“Love it for a minute”

Recently I was involved in conversations with staff members about some program recommendations from a class project. The staff mentioned to us that if they brought our new ideas up to their direct reports those individuals would immediately point out the negatives.

Do not be that person.

Use the same motto that I tell my students to use when faced with something new. “Love it for a minute”. Change is hard, everywhere, but especially in higher education. Next time you get a proposal or suggestion from students or colleagues, make sure you give it full consideration and list the positives before thinking about the negatives.

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Community standards for technology use

Article that inspired this blog post: Should students be allowed to use smartphones in the classroom?

Picture of iPads in ClassroomOne of the trends I noticed throughout my time in college was how some teachers prohibited use of electronic devices, including computers, in the classroom. It was a pretty standard statement on most syllabi. As time went on it and laptops became more prevalent some teachers started to allow their use in class. In my graduate school program currently there is probably not a day in class that you will not see the majority of the students with laptops on the table.

Last week I wrote about assumptions people when they see others on mobile devices and this week I want to make a suggestion for mobile devices in the classroom and technology-use guidelines. Whether you are a faculty member or student organization advisor you could try using collaborative methods for creating technology guidelines. I have not had a chance to try this personally in the student organization I advise, but I think it would be an improvement from the blanket statement “no technology allowed” that currently governs the organization meetings. At the beginning of the year I would like to give the student leaders the opportunity to determine their guidelines.

I am interested to observe what guidelines students/participants will decide are acceptable through a collaborative method. I noticed in the document from Simon Bates and Alison Lister at the University of British Columbia that students decided mobile phones could be used as class aids. I think that is a great policy! According to the ECAR Study of Undergraduate Students and IT, 74% of students reported that smartphone use in class is either banned or discouraged. If we all collectively agree to stop judging mobile phone use, maybe they will become universally acceptable in the classroom.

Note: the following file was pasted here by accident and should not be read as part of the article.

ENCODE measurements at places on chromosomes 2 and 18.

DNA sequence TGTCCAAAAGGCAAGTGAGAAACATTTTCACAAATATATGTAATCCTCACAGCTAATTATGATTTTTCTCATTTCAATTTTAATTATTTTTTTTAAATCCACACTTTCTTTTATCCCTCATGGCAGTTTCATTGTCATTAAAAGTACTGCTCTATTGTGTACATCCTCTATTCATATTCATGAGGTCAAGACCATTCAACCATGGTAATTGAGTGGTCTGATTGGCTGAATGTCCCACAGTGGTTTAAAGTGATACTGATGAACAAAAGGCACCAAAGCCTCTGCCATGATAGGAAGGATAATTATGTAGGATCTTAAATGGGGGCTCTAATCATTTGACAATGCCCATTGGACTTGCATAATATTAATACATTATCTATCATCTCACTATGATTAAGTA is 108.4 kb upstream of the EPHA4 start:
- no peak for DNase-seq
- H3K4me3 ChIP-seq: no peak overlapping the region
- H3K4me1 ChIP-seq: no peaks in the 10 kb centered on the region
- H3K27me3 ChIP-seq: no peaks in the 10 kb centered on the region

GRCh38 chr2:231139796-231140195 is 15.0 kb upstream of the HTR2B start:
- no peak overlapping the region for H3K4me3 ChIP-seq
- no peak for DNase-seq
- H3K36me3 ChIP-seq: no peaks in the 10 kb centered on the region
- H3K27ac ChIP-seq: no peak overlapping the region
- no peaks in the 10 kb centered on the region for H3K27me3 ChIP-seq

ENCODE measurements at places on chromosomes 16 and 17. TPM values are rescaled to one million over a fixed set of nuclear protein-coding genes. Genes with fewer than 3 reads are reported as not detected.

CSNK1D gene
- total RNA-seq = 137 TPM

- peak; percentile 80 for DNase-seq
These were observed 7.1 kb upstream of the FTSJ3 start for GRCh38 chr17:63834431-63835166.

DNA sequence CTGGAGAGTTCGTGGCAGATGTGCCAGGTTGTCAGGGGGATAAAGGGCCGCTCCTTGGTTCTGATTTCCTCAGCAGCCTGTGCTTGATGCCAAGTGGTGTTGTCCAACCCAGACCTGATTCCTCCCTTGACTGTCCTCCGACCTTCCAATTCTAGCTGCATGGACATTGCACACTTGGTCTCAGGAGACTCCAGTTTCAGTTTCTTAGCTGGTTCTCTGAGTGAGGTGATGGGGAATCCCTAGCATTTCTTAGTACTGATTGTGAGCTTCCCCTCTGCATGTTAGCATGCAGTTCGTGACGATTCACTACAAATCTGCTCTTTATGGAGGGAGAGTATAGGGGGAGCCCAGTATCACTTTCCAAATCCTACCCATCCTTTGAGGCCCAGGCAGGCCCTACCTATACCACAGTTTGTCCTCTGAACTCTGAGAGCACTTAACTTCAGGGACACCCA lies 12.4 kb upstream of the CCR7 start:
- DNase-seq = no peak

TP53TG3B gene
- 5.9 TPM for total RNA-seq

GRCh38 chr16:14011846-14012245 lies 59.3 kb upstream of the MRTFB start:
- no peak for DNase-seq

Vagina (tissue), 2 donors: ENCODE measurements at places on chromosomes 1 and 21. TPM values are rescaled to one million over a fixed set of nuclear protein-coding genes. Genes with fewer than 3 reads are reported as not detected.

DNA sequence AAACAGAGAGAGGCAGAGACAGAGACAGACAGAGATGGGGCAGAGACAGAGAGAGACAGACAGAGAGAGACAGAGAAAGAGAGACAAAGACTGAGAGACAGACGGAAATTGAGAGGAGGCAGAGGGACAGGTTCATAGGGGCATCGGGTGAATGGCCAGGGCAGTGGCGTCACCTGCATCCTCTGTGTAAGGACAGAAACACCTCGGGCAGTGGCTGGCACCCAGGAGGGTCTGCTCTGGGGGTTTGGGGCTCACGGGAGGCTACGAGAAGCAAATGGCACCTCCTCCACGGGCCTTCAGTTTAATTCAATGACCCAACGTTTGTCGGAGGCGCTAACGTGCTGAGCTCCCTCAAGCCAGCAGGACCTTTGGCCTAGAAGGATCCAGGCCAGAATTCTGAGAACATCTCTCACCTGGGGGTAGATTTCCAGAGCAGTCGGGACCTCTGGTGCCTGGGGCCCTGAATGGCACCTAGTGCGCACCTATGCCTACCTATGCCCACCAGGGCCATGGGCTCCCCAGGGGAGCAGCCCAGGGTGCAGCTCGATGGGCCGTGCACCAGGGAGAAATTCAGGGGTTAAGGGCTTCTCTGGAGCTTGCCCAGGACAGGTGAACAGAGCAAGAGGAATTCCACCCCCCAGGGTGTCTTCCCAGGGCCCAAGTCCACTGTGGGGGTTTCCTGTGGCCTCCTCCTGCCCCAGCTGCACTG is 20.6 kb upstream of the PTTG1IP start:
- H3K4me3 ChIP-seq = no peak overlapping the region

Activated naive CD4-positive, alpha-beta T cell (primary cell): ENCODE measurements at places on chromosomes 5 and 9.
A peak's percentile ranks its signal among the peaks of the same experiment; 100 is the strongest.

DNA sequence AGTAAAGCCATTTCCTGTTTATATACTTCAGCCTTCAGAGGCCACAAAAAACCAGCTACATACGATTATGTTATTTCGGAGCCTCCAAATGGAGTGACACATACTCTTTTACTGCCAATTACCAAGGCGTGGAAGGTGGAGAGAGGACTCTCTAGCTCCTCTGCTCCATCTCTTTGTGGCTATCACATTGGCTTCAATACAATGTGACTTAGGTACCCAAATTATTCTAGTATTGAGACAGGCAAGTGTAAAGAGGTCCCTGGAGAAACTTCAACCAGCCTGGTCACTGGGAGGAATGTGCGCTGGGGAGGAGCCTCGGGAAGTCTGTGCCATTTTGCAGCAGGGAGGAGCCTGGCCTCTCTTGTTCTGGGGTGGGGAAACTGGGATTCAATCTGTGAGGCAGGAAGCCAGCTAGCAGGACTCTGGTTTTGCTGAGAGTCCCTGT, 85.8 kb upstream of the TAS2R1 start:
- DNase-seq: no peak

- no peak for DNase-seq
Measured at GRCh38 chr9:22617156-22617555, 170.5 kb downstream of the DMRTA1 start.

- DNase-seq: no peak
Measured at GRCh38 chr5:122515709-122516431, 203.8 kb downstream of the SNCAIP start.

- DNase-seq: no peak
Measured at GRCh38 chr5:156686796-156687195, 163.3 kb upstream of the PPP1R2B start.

Another interesting note in the community standard document that Dr. Chris Linder pointed out was that students decided it was acceptable for students to leave class to answer a phone call from a potential employer. Do you feel like that is an acceptable reason to interrupt class?

Lastly, if your student org/classroom expectations allow for computers and tablets but not smartphones my question for you to think about is -Why?- What is the difference between an iPad and an iPhone? Or an Android vs a Tablet vs a Computer? If you allow tablets but not phones, you could be prohibiting access for students that are less-economically advantaged. The student that owns a smartphone but can not afford an iPad can typically do the same things on their phone as a on a tablet. I know this post does not address issues of access for students that may not have smartphones, tablets, or laptops but I wanted to get a conversation started. According the the ECAR report, 89% of students surveyed own a laptop (9 out of 10) and 76% own a smartphone. More statistics about device ownership can be found in the report (starting on page 22).

Lately I have been thinking a lot about technology guidelines and the Pedagogy Unbound article got me thinking about how policies could be changed to improve student success. I want to try the collaborative method with the next student organization I advise. How do you think technology-use guidelines should be created?

[photo credit]

Dahlstrom, Eden, J.D. Walker, and Charles Dziuban, with a foreward by Glenda Morgan. ECAR Study of Undergraduate Students and Information Technology, 2013 (Research Report). Louisville, CO: EDUCAUSE Center for Analysis and Research, September 2013, available from https://net.educause.edu/ir/library/pdf/ERS1302/ERS1302.pdf

SA #SoMe crisis communication plan

Social media’s prevalence on college campuses is increasing, and student’s reliance on social media during a crisis creates a need for a crisis communications plan that incorporates social media. One of the risks of social media is that it can enable the rapid spread of misinformation (Fusch, 2011). While centralized communications staff at your institution may deal with the official crisis response, there might be some situations where action is needed from your office to respond and work with students on social media. For example, last week an event in University Housing spread like wildfire across social media and the department had no control over the message.